To perform file operations, write a text file (in the UTF-8 encoding) at myapp.copies (that is, it's in the same directory as myapp.xml and myapp.exe but with a different file extension), and for each operation add one line:

  • To move a file, write a line src>dst. If the dst file already exists it will be overwritten.

The success or failure of these operations will be recorded in the event log.

The <download> element in the configuration file also provides an useful building block for a self updating services.


Winsw supports several different ways to capture stdout and stderr from the process you launch.

Log directory

The <logpath> element specifies the directory in which the log files are created. If this element is absent, it'll default to the same directory where the configuration file resides.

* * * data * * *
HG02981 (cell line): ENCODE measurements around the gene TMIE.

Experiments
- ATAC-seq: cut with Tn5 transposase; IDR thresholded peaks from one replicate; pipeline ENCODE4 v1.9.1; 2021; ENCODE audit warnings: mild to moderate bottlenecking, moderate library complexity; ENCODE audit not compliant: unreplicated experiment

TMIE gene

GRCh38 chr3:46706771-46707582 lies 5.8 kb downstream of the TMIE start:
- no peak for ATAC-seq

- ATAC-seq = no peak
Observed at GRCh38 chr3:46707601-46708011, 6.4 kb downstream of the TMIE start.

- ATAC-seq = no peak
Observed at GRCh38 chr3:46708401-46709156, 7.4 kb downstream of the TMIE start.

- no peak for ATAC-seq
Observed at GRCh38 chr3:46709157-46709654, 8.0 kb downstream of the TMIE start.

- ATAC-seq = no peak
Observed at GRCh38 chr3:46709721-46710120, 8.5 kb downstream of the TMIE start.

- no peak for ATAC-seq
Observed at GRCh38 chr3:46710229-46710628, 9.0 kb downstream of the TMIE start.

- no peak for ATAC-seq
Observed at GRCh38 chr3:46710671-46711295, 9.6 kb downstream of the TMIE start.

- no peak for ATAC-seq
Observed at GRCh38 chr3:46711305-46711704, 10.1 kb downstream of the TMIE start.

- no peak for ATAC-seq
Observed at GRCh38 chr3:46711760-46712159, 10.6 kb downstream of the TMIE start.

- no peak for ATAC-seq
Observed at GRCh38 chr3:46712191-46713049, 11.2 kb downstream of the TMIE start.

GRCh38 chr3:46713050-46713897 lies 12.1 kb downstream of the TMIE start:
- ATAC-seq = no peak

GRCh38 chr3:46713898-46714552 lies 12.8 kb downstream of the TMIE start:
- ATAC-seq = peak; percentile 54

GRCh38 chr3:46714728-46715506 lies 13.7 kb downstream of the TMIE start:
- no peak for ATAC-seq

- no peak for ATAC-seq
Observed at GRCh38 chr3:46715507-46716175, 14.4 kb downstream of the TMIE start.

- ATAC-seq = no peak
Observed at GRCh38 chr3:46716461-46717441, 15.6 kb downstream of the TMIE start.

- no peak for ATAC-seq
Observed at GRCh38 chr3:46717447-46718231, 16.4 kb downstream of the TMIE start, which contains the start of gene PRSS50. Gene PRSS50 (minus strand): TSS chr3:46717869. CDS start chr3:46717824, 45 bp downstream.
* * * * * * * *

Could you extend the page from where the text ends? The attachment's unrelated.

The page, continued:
Append mode (default)

In this mode, myapp.out.log nad myapp.err.log (where myapp is the base name of the executable and the configuration file) are created and outputs are simply appended to these files. Note that the file can get quite big.

<log mode="append"/>

Reset mode

Works like the append mode, except that every time the service starts, the old log files are truncated.

<log mode="reset"/>

Rotate mode

Works like the append mode, but in addition, if the log file gets bigger than a set size, it gets rotated to myapp.1.out.log, myapp.2.out.log and so on. The nested <sizeThreshold> element specifies the rotation threshold in KB (defaults to 10MB), and the nested <keepFiles> element specifies the number of rotated files to keep (defaults to 8.)

<log mode="roll-by-size">

Rotate by time mode

Works like the rotate mode, except that instead of using the size as a threshold, use the time period as the threshold.

This configuration must accompany a nested <pattern> element, which specifies the timestamp pattern used as the log file name.

<log mode="roll-by-time">